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Shaping the next multilateral order

An op-ed written by Christian Dussey and Peter Cunningham

The institutions which will shape the new international system will owe it to their people

Today, the multilateral system as we know it is under threat [1]. What is assured, though, is that to survive, multilateralism in the future will have to answer the aspirations of people and meet the needs of mankind as a whole. In fact, multilateralism itself is far from obsolete – but the institutions that serve it are old. 


In a recent article, international relations scholar G. John Ikenberry [2] depicts the evolution of the international project over the past seven decades. He interprets present times as a transition period to a new multilateral order. Yet, in current uncertain times it is not easy to predict which form it may take. Until now, multilateralism was seen as a “methodology or machinery for responding to the opportunities and dangers of modernity”. It has responded to traditional state power structures. From now on, the global system needs to evolve to be capable of better serving humanity. Global threats are taking almost an existential dimension: climate, security-related or socio-economic. These threats transcend the boundaries of traditional institutions. Geopolitical shifts and growing transnational networks of businesses, civil society and political alliances indicate that people aspire to a deep global reorganisation of powers, ideologies and human activity.   


So how can we transform our current institutions to strengthen our collective ability to respond to global threats, and foster a new form of multilateralism that keeps its promises? U. N. Secretary-general António Guterres’s vision to create a more agile, efficient and accountable organisation shows one of the ways ahead: an organisation that can engage with the ‘chess-board’ of traditional powers and institutions, and the web of interconnected threats and opportunities [3].


At the GCSP, we believe it is essential to adapt the existing systems in order to better respond to present and future challenges. We think that a shared understanding and common values – the ingredients that draw together networks – are at the core of agile institutions. For the past 30 years, we have helped transform individuals and organisations, equipping them with the mind-sets, skill-sets and tool-sets necessary for keeping the world safer.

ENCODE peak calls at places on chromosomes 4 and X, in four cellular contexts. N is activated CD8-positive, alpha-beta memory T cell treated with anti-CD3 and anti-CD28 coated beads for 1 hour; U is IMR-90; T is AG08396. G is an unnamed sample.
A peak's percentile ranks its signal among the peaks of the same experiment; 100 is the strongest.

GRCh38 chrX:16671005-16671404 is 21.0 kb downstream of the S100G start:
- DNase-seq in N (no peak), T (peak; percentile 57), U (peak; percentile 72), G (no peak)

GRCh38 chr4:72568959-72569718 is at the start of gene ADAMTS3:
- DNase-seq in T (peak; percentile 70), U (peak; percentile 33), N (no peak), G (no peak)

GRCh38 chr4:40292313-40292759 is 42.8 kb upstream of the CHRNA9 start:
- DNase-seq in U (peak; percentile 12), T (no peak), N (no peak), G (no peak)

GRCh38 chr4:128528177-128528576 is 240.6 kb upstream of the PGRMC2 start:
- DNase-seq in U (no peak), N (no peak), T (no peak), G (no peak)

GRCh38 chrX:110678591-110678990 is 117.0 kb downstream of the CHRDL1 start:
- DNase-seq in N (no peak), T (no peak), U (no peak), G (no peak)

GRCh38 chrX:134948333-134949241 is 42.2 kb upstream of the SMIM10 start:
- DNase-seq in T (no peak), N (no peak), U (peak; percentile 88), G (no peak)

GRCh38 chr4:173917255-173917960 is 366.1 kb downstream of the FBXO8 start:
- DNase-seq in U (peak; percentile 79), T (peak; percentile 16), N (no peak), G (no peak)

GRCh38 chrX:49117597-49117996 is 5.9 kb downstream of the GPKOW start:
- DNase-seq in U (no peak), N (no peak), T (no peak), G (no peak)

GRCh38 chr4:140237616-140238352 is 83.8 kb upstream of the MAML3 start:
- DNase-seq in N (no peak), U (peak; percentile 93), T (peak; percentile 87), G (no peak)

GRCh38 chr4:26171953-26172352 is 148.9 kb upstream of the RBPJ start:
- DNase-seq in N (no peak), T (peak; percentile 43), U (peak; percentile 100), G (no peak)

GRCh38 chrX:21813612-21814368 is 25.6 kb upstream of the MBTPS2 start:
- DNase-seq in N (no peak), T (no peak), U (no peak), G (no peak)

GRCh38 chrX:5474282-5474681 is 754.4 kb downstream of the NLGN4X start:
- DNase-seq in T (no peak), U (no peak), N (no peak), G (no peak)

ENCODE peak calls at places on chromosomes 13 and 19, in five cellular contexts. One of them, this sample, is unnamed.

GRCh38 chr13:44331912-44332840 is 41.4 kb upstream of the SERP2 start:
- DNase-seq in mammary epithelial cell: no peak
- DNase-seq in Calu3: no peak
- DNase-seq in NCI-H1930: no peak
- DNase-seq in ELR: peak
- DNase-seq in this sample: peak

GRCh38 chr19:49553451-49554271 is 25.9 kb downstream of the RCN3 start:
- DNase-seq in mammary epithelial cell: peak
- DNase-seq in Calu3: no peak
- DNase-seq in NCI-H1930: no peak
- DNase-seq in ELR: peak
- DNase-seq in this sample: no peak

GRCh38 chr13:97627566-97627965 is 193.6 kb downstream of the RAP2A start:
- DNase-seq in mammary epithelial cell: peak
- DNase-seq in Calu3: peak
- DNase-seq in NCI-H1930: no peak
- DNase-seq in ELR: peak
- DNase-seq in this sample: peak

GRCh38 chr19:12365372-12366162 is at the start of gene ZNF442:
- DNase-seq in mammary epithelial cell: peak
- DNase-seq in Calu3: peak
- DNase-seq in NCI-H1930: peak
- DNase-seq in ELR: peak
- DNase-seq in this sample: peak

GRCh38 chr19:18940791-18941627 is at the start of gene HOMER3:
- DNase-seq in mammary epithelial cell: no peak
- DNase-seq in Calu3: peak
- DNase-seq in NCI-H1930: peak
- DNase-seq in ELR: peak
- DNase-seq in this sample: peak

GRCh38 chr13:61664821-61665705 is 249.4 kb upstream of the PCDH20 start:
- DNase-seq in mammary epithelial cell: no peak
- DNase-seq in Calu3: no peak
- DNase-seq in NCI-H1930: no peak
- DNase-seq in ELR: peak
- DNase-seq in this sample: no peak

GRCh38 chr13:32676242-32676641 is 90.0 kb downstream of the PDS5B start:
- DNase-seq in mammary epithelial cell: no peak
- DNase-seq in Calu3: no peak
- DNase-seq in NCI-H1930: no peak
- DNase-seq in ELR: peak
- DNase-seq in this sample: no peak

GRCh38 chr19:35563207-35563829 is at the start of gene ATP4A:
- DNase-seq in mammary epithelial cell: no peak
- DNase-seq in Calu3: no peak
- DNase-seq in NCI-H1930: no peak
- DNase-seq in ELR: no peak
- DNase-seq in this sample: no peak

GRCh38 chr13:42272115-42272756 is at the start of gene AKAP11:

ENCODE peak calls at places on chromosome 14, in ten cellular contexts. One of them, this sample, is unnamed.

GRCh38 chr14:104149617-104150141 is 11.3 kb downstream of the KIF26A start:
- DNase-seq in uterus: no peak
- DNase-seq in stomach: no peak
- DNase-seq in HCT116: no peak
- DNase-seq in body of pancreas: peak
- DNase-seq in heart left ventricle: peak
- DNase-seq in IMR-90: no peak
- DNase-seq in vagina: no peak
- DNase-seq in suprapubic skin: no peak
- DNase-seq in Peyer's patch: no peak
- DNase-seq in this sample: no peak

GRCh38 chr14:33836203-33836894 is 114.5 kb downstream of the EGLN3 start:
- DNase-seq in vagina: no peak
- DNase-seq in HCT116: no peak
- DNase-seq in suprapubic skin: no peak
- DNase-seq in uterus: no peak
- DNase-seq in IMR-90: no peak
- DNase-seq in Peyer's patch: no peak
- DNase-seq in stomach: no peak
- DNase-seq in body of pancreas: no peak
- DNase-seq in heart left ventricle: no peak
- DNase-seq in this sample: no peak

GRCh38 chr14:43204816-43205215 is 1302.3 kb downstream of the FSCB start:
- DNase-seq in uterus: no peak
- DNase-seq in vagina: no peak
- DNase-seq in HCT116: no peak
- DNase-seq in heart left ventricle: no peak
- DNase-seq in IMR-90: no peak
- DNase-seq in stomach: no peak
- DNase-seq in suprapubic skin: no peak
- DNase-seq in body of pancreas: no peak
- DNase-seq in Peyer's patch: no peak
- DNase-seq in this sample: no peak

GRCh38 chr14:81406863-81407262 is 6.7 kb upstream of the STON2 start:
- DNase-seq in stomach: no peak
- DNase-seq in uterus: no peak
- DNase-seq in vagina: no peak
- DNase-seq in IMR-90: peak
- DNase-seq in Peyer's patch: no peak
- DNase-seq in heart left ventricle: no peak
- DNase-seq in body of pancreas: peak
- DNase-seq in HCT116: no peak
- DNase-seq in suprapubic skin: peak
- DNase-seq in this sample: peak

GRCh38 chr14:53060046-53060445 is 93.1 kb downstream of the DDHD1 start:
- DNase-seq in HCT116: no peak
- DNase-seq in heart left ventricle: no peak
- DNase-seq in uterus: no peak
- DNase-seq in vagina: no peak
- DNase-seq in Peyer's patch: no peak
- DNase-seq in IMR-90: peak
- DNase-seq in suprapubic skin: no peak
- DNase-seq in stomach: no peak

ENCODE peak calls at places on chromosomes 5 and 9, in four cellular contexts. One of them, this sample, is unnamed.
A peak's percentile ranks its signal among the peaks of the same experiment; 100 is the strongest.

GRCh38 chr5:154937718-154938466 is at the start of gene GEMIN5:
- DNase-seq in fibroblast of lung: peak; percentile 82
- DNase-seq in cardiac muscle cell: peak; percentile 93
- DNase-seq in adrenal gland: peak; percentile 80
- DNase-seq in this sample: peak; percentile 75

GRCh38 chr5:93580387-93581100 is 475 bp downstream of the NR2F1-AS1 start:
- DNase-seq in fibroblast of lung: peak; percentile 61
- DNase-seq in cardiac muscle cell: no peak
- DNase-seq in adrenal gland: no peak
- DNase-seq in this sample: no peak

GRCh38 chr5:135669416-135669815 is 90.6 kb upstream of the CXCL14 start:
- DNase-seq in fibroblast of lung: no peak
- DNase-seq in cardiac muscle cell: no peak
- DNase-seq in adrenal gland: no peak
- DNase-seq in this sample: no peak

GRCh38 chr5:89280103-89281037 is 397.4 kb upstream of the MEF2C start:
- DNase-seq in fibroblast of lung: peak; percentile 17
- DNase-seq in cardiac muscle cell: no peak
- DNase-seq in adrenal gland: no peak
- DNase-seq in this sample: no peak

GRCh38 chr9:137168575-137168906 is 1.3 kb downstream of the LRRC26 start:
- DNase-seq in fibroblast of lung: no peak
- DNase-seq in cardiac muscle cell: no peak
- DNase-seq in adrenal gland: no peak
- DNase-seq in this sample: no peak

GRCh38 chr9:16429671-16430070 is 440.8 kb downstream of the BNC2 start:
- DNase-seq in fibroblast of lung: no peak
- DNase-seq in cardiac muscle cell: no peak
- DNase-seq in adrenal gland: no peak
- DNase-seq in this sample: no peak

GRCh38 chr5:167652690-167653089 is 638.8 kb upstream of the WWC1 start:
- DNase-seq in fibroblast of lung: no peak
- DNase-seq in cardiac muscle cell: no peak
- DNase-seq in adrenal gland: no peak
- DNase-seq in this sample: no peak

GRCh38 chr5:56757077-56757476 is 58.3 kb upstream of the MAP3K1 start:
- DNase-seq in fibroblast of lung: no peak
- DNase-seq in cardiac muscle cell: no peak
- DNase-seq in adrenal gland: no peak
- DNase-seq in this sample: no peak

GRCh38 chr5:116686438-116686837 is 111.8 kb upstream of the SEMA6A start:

The GCSP’s Geneva Leadership Alliance is a partnership with the Center for Creative Leadership (CCL) dedicated to advancing the effectiveness of leadership in public, private, and civil society organisations to achieve collective outcomes. Through our work with several international organisations and governments over the past three years, we have observed that there continues to be a lack of strategic prioritisation and investment to develop and better prepare current and future leaders at all levels.


What do we mean by leadership capability? Let us share some examples of leadership challenges that we find are common across many of the organisations we engage with, and that we believe organisations are not preparing people well enough for:


  • Leading and influencing teams and organisations of very diverse people doing complex work are challenging and require specific mind-sets and skills.


  • The tendency to give priority to subject-matter expertise over leadership capability is often widespread. Many organisations are now recognising that this imbalance needs to be addressed, especially as their activity is getting more complex and funding sources become scarcer.


  • Interrupting ways of working that are ineffective, questioning them, exploring alternatives and adapting, is a complex endeavour.


  • There is an over focus on procedures and processes and often not enough clarity on ‘what’ the desired outcomes should be.


  • The desire and ability to view issues from perspectives outside of one’s own silo and develop new understandings of prevailing challenges is often lacking.


  • Judgement about when, what and how an organisation needs to adapt is hampered by the inability to read an often turbulent landscape and understand the wider eco-system an organisation is part of.


  • The fear of negatively impacting sources of funding and public perception leads to leadership decisions based on ‘protection & preservation’ rather than on ‘foresight and adaptation’.


Effective and efficient multi-layered organisations require individuals who can anticipate, adapt and be resilient. These individuals need critical thinking, imaginative and innovative problem-solving skills and attitudes. They represent the fundamental component of the “machinery” of the international system. Ultimately, institutions in a position to contribute to shaping the new international system will need to create spaces and opportunities for their people to thrive, to work well in high-performing diverse teams, to engage across institutional and cultural boundaries and build trust with wider constituents. 


There is a huge potential to harness the collective intelligence of ‘the machinery’: indeed the people are the engine of the machine.  However, they need to be able to adapt while also maintaining systems and structures – and at times, redesign these structures. If multilateral organisations are to survive, they will owe it to their people.


Ambassador Christian Dussey, GCSP Director

Peter Cunningham, Co-Director GCSP’s Geneva Leadership Alliance


[1] Outgoing President of the United Nations General Assembly Miroslav Lajčák 

[2] G. John Ikenberry; The end of liberal international order?, International Affairs, Volume 94, Issue 1, 1 January 2018, Pages 7–23

[3] Anne-Marie Slaughter : the Chessboard and the Web, Yale University Press, 2017